Clothes make the man and anyone saying different is trying to excuse their stained T-shirt. They’re the most customisable part of your appearance, the most variable, and the most important (because you won’t be arrested for leaving the house without a haircut.) They’re also the only part of your body image you can stick into a machine for cleaning without serious medical repercussions. But now the mobile phone tells people even more. It’s how you interact with the entire world beyond visual range (a slightly larger region), and your ringtone alone can tell everyone you meet whether you’re an idiot or not. And thanks to cameraphones the world is now stuffed with more cameras than a fashion shoot in 1984.
So, if someone wears stylish jewelery you know they care about their appearance. When they wear expensive jewellery, you know they’re rich. When it’s expensive but also hideously ugly you know they’re a rich idiot, and by the time they’re gluing thousands of dollars of precious stones to their mobile phone you’ve either already left or are drafting up a great business opportunity which just needs a small investment in unmarked notes.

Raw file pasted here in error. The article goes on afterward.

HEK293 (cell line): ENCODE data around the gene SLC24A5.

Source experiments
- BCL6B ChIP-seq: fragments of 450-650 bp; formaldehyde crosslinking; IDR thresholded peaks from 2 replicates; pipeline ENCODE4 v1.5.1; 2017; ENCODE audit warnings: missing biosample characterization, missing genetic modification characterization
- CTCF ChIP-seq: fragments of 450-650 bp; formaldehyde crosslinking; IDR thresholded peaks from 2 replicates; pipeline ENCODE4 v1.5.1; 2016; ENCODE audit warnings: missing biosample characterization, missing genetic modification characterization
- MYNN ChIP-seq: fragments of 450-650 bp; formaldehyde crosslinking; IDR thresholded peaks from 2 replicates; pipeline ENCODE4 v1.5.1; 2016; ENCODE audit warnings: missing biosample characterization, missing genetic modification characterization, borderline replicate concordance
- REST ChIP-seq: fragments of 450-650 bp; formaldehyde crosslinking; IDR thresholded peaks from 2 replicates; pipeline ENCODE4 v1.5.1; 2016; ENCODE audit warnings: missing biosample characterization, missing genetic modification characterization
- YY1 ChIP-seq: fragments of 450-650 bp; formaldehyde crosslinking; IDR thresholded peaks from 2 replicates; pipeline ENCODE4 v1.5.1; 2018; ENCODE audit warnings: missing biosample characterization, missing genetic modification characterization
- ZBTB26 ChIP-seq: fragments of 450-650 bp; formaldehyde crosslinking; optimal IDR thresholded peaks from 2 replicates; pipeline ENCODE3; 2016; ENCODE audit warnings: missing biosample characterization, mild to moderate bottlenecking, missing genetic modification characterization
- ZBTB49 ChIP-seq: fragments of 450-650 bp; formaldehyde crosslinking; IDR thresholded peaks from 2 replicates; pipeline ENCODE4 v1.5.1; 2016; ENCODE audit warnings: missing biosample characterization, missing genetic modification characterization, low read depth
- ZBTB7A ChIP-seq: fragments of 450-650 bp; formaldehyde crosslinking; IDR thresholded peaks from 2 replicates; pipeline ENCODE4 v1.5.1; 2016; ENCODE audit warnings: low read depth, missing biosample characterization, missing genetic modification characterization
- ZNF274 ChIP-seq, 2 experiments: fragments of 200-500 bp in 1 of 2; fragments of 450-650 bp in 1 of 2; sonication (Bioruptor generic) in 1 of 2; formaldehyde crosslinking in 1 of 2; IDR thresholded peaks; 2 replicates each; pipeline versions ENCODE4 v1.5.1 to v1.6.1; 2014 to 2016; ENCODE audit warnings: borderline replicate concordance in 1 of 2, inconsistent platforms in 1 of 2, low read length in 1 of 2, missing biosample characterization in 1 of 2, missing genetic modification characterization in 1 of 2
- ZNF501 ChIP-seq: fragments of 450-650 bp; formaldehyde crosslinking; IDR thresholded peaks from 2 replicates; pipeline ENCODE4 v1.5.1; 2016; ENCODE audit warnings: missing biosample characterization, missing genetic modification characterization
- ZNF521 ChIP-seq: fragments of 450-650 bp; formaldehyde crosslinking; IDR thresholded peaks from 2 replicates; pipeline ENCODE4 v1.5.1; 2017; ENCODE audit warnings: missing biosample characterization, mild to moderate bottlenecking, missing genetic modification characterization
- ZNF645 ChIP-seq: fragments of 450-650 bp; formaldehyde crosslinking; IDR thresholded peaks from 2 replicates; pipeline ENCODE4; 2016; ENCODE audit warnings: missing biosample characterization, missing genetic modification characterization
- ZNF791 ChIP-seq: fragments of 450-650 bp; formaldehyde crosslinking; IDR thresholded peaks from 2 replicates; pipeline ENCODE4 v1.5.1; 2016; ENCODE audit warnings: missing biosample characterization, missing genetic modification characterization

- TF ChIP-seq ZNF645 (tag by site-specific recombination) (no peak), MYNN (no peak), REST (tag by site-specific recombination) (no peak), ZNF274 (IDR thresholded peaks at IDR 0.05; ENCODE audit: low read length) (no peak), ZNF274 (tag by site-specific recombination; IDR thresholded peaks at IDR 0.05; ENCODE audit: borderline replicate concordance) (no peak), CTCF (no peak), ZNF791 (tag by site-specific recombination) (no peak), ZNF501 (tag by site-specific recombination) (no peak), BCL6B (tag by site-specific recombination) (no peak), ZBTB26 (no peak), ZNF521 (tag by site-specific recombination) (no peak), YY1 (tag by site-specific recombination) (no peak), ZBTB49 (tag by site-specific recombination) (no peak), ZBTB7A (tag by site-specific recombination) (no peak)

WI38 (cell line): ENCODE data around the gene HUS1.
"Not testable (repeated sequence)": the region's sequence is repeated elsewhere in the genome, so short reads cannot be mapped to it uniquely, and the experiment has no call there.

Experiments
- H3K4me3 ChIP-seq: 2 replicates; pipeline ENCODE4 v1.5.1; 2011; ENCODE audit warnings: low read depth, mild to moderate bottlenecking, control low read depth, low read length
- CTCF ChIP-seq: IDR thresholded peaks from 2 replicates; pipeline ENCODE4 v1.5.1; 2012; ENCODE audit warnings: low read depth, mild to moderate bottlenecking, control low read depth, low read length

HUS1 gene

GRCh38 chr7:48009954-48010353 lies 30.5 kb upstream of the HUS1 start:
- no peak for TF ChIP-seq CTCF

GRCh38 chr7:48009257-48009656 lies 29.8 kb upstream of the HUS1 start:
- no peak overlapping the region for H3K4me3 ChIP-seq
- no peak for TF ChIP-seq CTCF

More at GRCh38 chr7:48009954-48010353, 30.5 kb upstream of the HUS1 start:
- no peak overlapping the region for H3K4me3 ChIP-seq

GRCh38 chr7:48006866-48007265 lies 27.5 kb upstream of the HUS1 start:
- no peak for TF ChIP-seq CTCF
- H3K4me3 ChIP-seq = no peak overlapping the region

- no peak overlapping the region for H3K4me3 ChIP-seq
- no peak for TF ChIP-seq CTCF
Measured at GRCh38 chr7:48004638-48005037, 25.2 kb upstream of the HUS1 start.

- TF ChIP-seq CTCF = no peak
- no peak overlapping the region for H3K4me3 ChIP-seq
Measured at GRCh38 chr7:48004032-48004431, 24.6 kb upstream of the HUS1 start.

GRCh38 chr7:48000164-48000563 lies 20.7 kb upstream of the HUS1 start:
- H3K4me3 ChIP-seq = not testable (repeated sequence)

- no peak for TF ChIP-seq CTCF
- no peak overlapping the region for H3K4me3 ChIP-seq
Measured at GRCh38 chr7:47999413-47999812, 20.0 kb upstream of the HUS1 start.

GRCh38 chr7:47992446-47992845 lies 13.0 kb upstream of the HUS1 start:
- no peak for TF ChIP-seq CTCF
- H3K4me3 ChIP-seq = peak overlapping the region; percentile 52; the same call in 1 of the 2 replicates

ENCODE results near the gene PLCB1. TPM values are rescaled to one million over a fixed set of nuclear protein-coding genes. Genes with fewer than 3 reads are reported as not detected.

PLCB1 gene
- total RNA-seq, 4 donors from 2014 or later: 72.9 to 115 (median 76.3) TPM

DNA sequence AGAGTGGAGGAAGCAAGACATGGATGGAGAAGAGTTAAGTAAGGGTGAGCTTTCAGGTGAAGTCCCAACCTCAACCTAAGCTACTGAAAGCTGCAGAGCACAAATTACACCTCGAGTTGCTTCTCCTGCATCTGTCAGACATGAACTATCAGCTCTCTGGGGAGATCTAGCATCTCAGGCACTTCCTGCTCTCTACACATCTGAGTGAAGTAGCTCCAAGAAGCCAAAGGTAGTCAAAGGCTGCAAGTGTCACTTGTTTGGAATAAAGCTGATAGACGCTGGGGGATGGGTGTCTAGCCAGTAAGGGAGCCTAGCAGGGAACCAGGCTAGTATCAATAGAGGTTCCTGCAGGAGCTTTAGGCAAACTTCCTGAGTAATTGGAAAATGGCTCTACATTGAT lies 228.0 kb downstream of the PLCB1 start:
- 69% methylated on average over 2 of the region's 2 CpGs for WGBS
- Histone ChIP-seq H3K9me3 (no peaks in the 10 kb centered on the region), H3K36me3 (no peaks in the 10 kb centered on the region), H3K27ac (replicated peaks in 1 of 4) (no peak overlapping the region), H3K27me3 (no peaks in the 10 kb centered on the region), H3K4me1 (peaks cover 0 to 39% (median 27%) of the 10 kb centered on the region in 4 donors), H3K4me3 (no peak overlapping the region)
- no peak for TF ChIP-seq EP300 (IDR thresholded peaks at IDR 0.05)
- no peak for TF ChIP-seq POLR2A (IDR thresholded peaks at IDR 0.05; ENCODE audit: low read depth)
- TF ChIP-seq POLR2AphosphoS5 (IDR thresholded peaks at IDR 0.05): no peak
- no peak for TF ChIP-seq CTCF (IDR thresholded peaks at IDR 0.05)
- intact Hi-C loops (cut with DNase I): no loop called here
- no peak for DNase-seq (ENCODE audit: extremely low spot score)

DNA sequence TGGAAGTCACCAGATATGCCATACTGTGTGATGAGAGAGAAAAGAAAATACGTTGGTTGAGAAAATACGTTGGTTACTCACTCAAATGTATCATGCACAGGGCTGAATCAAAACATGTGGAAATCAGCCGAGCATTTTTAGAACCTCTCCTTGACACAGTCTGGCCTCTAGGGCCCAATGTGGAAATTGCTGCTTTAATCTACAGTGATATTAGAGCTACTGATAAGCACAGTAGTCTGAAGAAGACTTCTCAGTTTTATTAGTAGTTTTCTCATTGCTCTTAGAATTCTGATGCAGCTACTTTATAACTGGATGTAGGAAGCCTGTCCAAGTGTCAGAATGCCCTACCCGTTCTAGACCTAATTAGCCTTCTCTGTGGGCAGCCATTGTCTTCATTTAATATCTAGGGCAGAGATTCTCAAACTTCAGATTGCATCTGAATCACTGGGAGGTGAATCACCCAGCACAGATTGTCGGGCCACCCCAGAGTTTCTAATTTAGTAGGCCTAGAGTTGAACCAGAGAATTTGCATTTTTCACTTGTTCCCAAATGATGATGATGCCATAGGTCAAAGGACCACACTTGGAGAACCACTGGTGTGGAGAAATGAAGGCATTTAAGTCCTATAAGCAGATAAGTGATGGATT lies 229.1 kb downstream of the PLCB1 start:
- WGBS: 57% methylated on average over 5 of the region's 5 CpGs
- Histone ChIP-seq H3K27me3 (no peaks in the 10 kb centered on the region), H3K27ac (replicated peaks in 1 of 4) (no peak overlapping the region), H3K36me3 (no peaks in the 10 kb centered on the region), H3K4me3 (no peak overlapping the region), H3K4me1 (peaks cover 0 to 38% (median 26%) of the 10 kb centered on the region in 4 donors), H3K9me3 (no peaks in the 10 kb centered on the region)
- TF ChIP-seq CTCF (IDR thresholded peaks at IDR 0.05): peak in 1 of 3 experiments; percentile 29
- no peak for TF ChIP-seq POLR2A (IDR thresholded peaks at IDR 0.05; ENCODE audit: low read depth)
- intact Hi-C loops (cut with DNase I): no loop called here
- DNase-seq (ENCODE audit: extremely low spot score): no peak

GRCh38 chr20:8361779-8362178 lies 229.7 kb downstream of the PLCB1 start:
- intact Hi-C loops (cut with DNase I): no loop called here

Unfortunately, even selling the Brooklyn Bridge wouldn’t solve Nokia’s current financial woes, which is why it’s offering the ludicrously luxurious Vertu brand for sale. And people are prepared to buy it. Which begs the question “How can Nokia be losing money in a world where buyers are so stupid?” Vertu are known for selling phones with more ridiculous ostentation than a Pharoah’s tomb but with about the same level of wireless technology. Vertu phones feature diamonds as standard, but many can only access the internet is if you use them to press buttons on a giant golden computer. These are connection devices wrapped in more insanity than the cube from the Hellraiser films, and they cost more to make.
The sale fits with Nokia’s current strategy of dropping “non-core” assets, because Vertu is about as essential and relevant than an X-Factor runner-up’s appendix. The sale is expected to fetch about £160m. But that’s less than pocket change for the phone company. Maybe it’s trying to raise good karma by ditching this insult to intelligence. Either that, or the buyers convinced Nokia it had a greater need for detecting idiots with a worse IQ-to-riches ratio than bacteria on a gold bar. Which, when you think about it, is a very useful way to find easy money. Maybe Nokia should have kept it. And hired some boys with an unmarked van.